Kirstin on Fullback and Friends:  The one thing that panic’s the student’s I work with is the probationary section of a contract, and their immediate fear of the employment being terminated.  The first thing I always try to explain and encourage is for the individual to put the probationary period to the back of their mind.  For any one starting a new job, their main objective is to do a good job, learn from their colleagues, and take all aspects of training seriously, and always have a notepad close to hand to avoid information overload.  It is important to be aware that probation is an integral part of any new job, but equally important to enjoy being part of a new team, work environment and growing within the role.  There will be lots of ways a line manager/team will be measuring your work performance and this article will provide you with some very useful tips.

Personality boost: make your CV shine by giving soft skills the hard sell

Kirstin on Fullback and Friends:  One of the things I love about delivering 1-2-1 sessions with my under-graduate students, is helping them them identify just how many soft skills they actually have and can confidently demonstrate in the forms of university, part-time work, volunteering and extra curricular activities. By the end of our session they have a skills section added to their CV which will clearly show the transferable skills they have for future internships/graduate careers.

6 Types of Emails You Should Be Writing

Kirstin on Fullback and Friends:  A large proportion of our work days are spent responding to or, corresponding by email.  This article has little something for everyone, and helps us all to understand how important email etiquette is and how useful it can be in our jobs when working collaboratively, with colleagues and clients.  It also shows how important it can be to keep team morale on a high, and all it may take is sending an email which will bring a smile to the recipients face.  (But, let’s not forget, face-to-face thank you’s, team discussions, apologies are really important to.)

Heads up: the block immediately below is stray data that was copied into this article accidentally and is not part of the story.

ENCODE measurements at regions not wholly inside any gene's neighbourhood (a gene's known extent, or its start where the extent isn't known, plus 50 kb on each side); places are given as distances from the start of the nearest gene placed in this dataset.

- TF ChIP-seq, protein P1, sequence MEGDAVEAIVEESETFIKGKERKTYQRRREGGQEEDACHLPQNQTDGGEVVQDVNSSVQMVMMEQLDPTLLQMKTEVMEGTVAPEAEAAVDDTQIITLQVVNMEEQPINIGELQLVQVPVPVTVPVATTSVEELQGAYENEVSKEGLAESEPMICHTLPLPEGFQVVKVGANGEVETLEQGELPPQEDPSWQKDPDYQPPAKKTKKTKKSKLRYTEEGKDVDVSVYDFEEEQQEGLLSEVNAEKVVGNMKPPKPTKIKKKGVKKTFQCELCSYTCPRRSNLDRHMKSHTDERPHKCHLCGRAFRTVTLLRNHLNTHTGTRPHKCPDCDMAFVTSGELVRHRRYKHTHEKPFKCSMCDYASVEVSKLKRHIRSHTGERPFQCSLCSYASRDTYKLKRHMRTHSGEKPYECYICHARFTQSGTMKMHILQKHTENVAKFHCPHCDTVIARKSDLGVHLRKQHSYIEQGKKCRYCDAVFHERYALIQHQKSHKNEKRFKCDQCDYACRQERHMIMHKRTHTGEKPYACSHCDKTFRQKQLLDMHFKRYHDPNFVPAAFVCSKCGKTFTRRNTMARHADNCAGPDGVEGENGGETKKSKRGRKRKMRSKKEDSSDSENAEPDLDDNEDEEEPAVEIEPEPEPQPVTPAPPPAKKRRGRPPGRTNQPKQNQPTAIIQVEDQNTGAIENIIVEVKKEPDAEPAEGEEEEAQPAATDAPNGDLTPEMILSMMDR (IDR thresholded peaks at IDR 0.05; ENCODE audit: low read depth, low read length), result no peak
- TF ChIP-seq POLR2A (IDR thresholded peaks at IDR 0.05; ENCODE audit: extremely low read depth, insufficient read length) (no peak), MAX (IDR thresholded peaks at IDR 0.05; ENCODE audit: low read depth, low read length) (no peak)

The One Question All Successful People Can Answer Immediately

Kirstin on Fullback and Friends:  Ooohhh, I like this, so what super hero powers would you bring to your current or next job?  I love the way your answer ties into a common interview question ‘what are your strengths?’.  Great way of thinking creatively,  but with a focus on skills.  Just goes to show interview prepping can be fun.

Why Employers Don’t Care About Your Cover Letter (and How to Change That)

Kirstin on Fullback and Friends: It is so important to get the balance right when writing cover letters, and here is some useful advice to help.  When I am providing -guidance or 1-2-1 application support, I try and get the applicant to see a CV and cover letter as two separate parts of the applications process.  A CV is all about you, highlighting your achievements skills and academic/work history – it is is your marketing tool to promote your personal brand.  The cover letter is an opportunity to prove to an employer that you have invested time in researching them, to find out what they do well, what type of  work culture they offer, who are their clients, what are their company values (& do they match yours?), do they have a CSR (corporate social responsibility).  Researching a company can go a long, long way when it comes to writing a cover letter.  Even think about creating a SWOT analysis, it may come in very useful at an interview.